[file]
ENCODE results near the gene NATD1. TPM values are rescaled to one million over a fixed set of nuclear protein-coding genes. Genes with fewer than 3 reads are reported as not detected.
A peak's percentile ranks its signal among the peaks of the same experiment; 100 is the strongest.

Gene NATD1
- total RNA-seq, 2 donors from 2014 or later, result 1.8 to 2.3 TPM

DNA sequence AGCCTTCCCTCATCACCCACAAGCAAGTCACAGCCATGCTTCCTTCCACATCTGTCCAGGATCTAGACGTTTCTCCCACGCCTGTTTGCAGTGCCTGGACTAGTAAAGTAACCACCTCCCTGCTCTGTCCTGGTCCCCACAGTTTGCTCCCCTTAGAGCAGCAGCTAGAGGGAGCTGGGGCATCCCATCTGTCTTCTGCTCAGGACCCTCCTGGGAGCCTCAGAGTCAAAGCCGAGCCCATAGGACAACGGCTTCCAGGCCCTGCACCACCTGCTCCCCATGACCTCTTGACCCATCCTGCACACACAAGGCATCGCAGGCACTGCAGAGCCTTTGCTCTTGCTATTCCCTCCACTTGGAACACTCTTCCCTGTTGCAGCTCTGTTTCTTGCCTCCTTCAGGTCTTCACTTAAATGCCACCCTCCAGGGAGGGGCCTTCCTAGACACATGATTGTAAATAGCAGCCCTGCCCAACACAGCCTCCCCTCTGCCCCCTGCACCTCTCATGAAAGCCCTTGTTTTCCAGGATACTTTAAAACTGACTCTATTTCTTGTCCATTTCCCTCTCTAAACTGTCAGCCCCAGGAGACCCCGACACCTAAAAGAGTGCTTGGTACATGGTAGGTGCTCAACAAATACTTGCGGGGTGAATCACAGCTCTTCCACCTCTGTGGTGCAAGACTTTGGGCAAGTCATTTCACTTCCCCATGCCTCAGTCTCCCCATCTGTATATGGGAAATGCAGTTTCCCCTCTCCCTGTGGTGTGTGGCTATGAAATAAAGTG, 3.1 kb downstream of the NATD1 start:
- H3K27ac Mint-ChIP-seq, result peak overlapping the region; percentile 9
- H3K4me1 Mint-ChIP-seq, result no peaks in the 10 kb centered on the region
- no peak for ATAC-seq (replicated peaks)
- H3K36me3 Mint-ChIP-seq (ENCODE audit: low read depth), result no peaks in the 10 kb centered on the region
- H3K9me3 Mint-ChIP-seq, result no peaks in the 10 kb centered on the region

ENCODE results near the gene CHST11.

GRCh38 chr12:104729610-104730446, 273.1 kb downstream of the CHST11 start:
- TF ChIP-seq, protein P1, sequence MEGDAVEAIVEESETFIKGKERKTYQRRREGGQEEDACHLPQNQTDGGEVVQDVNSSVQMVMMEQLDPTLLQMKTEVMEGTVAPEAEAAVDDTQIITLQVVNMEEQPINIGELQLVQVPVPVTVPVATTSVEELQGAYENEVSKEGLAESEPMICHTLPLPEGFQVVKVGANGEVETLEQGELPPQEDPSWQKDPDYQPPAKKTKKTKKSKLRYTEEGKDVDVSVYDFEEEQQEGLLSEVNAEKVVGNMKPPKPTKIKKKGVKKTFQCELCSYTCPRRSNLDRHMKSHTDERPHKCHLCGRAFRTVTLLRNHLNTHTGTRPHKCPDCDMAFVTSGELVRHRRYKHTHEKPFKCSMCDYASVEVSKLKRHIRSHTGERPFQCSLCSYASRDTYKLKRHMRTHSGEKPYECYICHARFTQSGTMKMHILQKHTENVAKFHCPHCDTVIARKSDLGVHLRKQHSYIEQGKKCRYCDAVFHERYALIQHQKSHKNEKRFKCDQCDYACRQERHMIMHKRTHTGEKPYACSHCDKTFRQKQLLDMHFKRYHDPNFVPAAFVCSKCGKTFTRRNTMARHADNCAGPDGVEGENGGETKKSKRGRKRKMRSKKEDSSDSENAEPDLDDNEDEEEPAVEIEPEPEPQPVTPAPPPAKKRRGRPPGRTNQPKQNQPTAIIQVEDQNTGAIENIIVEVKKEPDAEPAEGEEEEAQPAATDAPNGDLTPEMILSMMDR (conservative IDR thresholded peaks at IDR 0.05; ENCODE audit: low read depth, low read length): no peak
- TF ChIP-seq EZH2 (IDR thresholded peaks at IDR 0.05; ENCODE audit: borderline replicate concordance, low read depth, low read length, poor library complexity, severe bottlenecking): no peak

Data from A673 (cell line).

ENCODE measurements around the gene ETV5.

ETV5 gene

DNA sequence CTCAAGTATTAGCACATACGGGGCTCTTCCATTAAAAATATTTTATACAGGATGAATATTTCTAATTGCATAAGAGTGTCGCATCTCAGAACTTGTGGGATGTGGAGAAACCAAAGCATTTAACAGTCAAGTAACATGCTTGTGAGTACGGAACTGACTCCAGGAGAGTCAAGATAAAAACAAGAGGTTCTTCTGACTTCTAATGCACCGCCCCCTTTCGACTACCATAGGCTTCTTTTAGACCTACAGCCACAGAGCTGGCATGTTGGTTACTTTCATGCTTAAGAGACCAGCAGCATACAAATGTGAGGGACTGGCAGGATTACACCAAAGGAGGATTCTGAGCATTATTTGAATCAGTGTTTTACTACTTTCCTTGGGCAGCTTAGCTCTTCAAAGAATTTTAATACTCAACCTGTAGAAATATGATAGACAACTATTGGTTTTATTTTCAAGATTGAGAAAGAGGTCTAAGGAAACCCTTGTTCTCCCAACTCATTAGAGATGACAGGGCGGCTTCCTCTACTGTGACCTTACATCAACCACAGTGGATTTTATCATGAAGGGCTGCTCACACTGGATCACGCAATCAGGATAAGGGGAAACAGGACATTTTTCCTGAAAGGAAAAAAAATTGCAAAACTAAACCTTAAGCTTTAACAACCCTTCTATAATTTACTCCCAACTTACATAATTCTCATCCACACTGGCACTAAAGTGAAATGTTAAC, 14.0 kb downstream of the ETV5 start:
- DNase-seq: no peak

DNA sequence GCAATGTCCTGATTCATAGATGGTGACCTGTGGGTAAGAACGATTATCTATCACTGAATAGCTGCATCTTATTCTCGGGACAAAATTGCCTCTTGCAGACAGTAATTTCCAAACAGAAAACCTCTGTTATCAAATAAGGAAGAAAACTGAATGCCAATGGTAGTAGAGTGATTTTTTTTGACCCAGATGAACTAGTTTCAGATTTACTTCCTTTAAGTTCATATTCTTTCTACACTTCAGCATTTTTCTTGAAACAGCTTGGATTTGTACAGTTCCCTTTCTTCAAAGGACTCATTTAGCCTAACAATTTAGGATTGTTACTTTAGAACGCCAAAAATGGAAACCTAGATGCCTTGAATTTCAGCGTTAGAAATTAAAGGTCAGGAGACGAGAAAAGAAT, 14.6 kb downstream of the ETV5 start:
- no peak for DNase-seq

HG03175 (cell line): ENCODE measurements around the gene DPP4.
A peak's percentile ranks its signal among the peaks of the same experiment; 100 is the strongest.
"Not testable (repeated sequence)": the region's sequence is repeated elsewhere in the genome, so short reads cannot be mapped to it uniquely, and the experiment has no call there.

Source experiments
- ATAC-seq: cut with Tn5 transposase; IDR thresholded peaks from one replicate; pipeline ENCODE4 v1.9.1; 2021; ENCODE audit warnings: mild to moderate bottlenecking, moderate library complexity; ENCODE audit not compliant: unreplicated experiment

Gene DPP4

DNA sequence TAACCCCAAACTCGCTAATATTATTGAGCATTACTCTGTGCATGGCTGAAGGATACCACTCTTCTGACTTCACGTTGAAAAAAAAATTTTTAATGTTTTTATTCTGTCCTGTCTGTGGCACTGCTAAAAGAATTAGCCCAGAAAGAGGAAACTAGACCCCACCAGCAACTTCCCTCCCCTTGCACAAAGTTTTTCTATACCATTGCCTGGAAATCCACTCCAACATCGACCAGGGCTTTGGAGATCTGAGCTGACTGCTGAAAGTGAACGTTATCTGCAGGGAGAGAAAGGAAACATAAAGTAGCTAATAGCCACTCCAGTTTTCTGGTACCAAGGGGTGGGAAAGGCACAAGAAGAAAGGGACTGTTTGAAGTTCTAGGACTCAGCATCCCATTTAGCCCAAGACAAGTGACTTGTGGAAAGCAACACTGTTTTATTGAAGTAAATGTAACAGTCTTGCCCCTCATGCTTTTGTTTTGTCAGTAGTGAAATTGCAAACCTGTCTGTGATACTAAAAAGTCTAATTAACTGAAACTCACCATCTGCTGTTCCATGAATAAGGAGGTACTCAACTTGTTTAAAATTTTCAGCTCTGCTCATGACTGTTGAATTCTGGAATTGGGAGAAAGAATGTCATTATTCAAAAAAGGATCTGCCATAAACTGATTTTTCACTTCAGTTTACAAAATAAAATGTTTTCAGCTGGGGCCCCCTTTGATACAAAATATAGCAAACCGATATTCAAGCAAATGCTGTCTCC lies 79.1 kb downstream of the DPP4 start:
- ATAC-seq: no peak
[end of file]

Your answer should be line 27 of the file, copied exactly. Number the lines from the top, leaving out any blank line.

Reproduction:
Gene DPP4